Experimental and numerical simulation studies of the squeezing dynamics of the UBVT system with a hole-plug device

Wen-bin Gu1 , Yun-hao Hu2 , Zhen-xiong Wang3 , Jian-qing Liu4 , Xiao-hua Yu5 , Jiang-hai Chen6 , Jing-lin Xu7

1, 2, 3, 4, 5, 7PLA University of Science and Technology, Nanjing, China

5Unit No. 73198 of PLA, Nanjing, China

6Unit No. 65307 of PLA, Jilin, China

1Corresponding author

Vibroengineering PROCEDIA, Vol. 12, 2017, p. 88-94. https://doi.org/10.21595/vp.2017.18274
Received 23 February 2017; accepted 1 March 2017; published 30 June 2017

Copyright © 2017 JVE International Ltd. This is an open access article distributed under the Creative Commons Attribution License, which permits unrestricted use, distribution, and reproduction in any medium, provided the original work is properly cited.
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Abstract.

In this paper, a method is proposed to secure an autonomous underwater blasting vibration test (UBVT) system with plugs to deep-water rock, and its specific configuration concept and plugging principle are illustrated. Using the principle of statics, a mathematical model is established for the squeezing force in the process of pressing the hole-plug device (HPD) into holes in rocks. The tension-compression test is conducted on the plugs in round granite holes to obtain the axial pressure-displacement curves of the pressing process with the HPD spring parameter K, friction coefficient μ between the HPD and the rock-wall, and the dynamic contact friction attributes between the metallic HPD and the rock-wall of hole in granite. The axial pressure with such parameters as K, μ, and the squeezing velocity v, among others, and the four steps of the pressing process are numerically simulated. The relations of the characteristic squeezing force with K, μ, and v, as well as the mechanisms of these parameters that influence HPD usage and the sensitivity coefficient, are revealed. The findings of the present study provide references for setting the HPD configuration parameters and for formulating plug-specific construction methods.

Keywords: hole-plug device design, dynamic friction properties, contact friction coefficient, pressing process, dynamics simulation.

1. Introduction

Seismic waves generated by deep-water rock blasting may damage the safety of underwater structures and facilities, and their deep-water propagation and hazardous effects have become problems that remain to be solved in this field [1-6]. The characteristics of underwater blasting and the propagation laws of induced vibration are both different from those of land blasting due to the influence of underwater environments such as water mass, water-saturated sediments, and rock mass [7, 8]. Limited by underwater blasting vibration test (UBVT) techniques and means, current study of underwater blasting vibration mainly concentrates on the response of land ground and structures, deep-water rock blasting vibration effects have been rarely reported at home and abroad [9-11]. We invented an UBVT system that integrates vibration signal acquisition and storage, and multiple autonomous triggering, among others [21]. By comparing the calibration, metering, and land blasting vibration test results, the precision and accuracy of the UBVT system is validated [13, 14]. The UBVT system provides technical support for testing the underwater blasting vibration effects, and the method of securing the test system to seabed rock offers engineering support. To solve problems of securing the test system to seabed rock and to ensure no relative displacement occurs between the system and the underwater measuring point under the blasting vibration effects, we presented methods of plugging the test system into underwater rock with holes [15].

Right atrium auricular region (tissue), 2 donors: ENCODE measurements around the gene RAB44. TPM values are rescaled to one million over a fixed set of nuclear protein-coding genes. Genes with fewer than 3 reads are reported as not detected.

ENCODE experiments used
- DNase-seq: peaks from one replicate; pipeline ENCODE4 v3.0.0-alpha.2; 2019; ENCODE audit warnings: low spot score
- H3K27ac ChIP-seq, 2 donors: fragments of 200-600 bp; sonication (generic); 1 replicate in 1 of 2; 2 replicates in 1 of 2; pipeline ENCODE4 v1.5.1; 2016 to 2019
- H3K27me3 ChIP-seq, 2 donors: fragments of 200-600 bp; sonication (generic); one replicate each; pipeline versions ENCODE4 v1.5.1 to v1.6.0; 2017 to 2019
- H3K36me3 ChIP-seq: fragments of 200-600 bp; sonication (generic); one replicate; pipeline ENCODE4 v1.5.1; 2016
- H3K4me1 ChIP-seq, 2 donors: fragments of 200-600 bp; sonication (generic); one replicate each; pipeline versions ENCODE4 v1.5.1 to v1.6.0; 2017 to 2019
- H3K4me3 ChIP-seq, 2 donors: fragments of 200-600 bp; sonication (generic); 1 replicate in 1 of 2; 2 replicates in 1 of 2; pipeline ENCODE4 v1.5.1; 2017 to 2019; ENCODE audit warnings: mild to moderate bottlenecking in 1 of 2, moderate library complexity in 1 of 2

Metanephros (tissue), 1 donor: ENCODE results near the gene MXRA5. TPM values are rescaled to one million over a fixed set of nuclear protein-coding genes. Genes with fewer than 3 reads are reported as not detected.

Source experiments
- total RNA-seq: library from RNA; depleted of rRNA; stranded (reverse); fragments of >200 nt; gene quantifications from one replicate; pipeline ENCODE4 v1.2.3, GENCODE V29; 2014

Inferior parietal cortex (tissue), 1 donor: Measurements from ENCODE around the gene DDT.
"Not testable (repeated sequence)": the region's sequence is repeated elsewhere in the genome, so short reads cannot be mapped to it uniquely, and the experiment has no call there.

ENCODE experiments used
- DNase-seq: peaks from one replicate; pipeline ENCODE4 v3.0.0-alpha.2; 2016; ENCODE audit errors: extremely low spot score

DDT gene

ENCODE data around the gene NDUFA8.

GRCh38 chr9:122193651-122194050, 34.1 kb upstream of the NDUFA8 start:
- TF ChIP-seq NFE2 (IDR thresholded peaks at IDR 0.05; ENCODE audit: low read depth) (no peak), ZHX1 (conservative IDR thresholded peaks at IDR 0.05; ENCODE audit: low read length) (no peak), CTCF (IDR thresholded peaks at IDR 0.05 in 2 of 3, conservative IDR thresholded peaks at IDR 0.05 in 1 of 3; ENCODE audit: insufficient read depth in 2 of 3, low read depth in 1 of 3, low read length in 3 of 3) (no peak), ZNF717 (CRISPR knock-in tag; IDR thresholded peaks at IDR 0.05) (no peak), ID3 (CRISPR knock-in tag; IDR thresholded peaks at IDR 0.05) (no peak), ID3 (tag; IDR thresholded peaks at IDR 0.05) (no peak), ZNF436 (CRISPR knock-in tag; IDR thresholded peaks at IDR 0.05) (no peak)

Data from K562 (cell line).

2. Mathematic model of axial force analysis for pressing HPD into holes

Force analysis of pressing into the round rock hole is shown in Fig. 1, and the relative axial displacement between the plugs of different layers is presented in Fig. 2.